HelloID employs ABAC principles and, by working with so-called business rules, we can set access rights even more flexibly. For instance, rights issuance can be time-dependent; you could set up an account and access rights for a new employee to be automatically created in the system but only activated on their first day. Alternatively, a person might initially receive a basic set of rights, which are fully activated only after they agree to the user terms. HelloID uses a combination of the various access control methods described above, tailored to the needs of modern, professional, and agile organisations.

Access control refers to the methods and technologies used to secure and manage digital access to applications, data, and other IT resources.

A physical security key is a small device used as a second factor in authentication. Alongside a primary security method—such as a password—the user verifies their identity with this key. It is often a small USB key, and some versions also include an NFC chip for use with smartphones. Such a physical key makes access control safer and more straightforward. A well-known example is the YubiKey.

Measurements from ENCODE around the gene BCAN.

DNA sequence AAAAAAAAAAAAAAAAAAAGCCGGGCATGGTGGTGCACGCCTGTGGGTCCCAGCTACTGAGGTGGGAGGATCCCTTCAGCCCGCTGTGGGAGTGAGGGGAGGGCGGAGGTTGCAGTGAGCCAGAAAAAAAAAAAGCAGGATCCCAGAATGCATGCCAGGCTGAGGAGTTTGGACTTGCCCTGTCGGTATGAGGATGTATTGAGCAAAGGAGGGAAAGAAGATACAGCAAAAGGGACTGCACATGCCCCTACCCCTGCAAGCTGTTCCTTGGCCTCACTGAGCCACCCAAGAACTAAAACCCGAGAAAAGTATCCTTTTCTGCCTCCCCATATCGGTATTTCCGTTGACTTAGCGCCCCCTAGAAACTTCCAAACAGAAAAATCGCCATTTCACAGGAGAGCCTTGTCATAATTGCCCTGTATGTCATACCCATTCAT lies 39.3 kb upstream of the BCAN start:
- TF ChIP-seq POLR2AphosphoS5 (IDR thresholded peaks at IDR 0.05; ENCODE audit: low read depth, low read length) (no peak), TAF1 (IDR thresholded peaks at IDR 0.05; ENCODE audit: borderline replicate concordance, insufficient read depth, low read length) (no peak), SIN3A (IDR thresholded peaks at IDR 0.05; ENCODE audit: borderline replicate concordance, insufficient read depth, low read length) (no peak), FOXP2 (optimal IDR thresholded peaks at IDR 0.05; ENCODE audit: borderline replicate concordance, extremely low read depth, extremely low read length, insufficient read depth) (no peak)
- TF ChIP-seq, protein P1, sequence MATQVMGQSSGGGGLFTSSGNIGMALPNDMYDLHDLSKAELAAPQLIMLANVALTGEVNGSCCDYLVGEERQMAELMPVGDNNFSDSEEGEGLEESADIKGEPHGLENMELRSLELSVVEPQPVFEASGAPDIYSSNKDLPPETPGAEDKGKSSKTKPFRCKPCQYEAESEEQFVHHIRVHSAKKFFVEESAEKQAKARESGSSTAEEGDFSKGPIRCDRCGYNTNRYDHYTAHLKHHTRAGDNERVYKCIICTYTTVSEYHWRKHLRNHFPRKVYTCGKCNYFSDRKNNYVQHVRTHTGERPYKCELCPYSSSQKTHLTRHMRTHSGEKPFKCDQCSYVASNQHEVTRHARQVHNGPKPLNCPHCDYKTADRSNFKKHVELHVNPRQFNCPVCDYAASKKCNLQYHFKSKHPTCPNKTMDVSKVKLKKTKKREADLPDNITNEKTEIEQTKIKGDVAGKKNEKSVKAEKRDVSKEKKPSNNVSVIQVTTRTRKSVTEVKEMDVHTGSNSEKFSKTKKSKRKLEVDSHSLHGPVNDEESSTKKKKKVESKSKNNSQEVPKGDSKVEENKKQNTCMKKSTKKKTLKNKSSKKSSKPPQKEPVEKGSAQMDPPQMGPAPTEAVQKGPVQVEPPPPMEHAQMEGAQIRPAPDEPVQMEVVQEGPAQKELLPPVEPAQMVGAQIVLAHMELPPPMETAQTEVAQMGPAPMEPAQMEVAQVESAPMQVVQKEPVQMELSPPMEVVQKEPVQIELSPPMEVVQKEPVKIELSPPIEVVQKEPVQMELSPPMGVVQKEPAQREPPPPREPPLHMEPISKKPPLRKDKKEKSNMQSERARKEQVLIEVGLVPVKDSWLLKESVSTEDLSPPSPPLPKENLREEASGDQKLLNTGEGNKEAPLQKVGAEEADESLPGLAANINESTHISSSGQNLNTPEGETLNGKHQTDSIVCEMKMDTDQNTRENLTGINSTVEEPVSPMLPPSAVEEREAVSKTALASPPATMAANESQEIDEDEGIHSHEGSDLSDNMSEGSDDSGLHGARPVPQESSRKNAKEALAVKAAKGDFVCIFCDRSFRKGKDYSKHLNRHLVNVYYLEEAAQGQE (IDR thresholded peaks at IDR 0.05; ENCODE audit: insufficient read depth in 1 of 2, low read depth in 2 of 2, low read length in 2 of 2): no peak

MAC can refer to several things. It commonly stands for Mandatory Access Control, where access to systems and data is granted based on strict policy rules. For instance, data might be classified (such as confidential or secret), and only users with the same or a higher classification level can gain access. MAC can also refer to Media Access Control, a method used within networks to address devices and enable them to send data to each other.

RBAC (Role-Based Access Control) and ABAC (Attribute-Based Access Control) are both methods used to systematically manage access rights for users and systems. ABAC is more powerful and flexible than RBAC. In RBAC, access rights are assigned based on roles; for example, someone in the ‘controller’ role would be granted access to a financial application based on that role. ABAC, on the other hand, allows the use of various attributes to determine access rights, such as an individual’s role, department, location, completed courses, etc.